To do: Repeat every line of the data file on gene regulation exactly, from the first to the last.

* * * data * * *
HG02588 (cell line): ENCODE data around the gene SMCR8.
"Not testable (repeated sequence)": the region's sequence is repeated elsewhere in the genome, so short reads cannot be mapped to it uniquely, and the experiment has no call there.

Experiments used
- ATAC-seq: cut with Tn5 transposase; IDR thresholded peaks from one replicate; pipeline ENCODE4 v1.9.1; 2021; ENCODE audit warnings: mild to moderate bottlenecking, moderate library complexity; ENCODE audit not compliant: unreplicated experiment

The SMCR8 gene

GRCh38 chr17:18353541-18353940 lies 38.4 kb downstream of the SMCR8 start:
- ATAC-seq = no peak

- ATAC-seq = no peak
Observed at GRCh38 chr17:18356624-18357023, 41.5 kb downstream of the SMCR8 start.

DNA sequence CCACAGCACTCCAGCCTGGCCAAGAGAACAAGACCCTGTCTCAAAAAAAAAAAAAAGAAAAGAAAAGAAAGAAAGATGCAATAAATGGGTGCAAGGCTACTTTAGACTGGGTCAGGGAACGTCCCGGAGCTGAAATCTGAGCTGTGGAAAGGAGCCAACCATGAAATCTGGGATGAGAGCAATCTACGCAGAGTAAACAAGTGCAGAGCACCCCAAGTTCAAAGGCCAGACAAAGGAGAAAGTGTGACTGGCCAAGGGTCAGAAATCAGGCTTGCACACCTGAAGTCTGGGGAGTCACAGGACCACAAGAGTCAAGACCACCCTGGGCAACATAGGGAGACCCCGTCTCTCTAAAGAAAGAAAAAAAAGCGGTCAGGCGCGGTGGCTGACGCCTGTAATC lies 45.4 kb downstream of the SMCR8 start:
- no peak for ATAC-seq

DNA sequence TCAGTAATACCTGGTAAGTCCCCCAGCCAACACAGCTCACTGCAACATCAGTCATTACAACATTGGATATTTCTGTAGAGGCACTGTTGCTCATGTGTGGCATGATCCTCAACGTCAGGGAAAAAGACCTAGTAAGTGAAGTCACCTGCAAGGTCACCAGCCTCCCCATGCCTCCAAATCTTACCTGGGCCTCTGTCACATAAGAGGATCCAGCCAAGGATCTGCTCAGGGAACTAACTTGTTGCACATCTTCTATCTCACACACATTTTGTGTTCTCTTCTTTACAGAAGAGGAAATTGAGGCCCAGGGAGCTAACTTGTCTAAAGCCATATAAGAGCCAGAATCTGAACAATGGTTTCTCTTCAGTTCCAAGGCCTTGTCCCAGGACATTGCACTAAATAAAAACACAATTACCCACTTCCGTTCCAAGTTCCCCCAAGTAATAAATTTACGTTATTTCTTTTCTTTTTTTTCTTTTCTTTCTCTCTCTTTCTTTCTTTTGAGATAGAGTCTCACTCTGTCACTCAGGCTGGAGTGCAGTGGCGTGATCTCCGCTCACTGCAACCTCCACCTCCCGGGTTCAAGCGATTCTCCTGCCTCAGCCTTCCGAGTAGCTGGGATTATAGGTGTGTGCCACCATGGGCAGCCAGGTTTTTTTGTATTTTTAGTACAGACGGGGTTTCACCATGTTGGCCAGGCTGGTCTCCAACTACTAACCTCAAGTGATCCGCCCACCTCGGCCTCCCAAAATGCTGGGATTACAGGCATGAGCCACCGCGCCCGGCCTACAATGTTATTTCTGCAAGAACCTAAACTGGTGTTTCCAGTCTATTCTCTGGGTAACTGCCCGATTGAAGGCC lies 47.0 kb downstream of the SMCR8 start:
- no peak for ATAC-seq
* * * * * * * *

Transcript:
HG02588 (cell line): ENCODE data around the gene SMCR8.
"Not testable (repeated sequence)": the region's sequence is repeated elsewhere in the genome, so short reads cannot be mapped to it uniquely, and the experiment has no call there.

Experiments used
- ATAC-seq: cut with Tn5 transposase; IDR thresholded peaks from one replicate; pipeline ENCODE4 v1.9.1; 2021; ENCODE audit warnings: mild to moderate bottlenecking, moderate library complexity; ENCODE audit not compliant: unreplicated experiment

The SMCR8 gene

GRCh38 chr17:18353541-18353940 lies 38.4 kb downstream of the SMCR8 start:
- ATAC-seq = no peak

- ATAC-seq = no peak
Observed at GRCh38 chr17:18356624-18357023, 41.5 kb downstream of the SMCR8 start.

DNA sequence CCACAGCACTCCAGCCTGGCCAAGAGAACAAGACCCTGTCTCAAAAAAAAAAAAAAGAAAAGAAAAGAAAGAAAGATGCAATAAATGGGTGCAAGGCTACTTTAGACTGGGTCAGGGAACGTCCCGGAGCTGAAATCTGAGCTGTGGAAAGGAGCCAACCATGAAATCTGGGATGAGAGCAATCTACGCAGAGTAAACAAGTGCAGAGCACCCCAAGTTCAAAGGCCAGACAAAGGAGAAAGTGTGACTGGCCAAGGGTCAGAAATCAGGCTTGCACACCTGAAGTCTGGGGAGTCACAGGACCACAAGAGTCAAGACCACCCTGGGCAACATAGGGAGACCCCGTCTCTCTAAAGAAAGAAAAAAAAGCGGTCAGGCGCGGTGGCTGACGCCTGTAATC lies 45.4 kb downstream of the SMCR8 start:
- no peak for ATAC-seq

DNA sequence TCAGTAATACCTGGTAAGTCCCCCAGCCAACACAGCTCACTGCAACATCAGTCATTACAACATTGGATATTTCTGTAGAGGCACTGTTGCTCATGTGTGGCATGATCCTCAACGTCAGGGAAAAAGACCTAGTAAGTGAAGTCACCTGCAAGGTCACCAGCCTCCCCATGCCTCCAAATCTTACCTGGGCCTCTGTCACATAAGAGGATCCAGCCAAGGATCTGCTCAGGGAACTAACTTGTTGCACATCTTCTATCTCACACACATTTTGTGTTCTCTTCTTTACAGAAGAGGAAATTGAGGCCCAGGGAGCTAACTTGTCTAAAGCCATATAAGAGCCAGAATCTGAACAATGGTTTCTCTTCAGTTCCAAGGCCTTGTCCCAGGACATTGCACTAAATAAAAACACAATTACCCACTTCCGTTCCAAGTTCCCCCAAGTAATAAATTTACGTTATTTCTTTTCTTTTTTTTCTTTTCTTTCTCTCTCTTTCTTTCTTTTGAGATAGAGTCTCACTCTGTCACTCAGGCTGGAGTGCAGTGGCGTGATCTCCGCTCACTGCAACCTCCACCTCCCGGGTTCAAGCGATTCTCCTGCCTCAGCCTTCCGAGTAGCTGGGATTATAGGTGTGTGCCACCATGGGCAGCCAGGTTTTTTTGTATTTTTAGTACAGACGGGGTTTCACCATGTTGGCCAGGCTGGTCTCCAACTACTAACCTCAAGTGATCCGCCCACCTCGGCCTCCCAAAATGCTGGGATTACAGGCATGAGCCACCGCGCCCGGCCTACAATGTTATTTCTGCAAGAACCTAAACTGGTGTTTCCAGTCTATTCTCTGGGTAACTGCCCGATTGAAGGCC lies 47.0 kb downstream of the SMCR8 start:
- no peak for ATAC-seq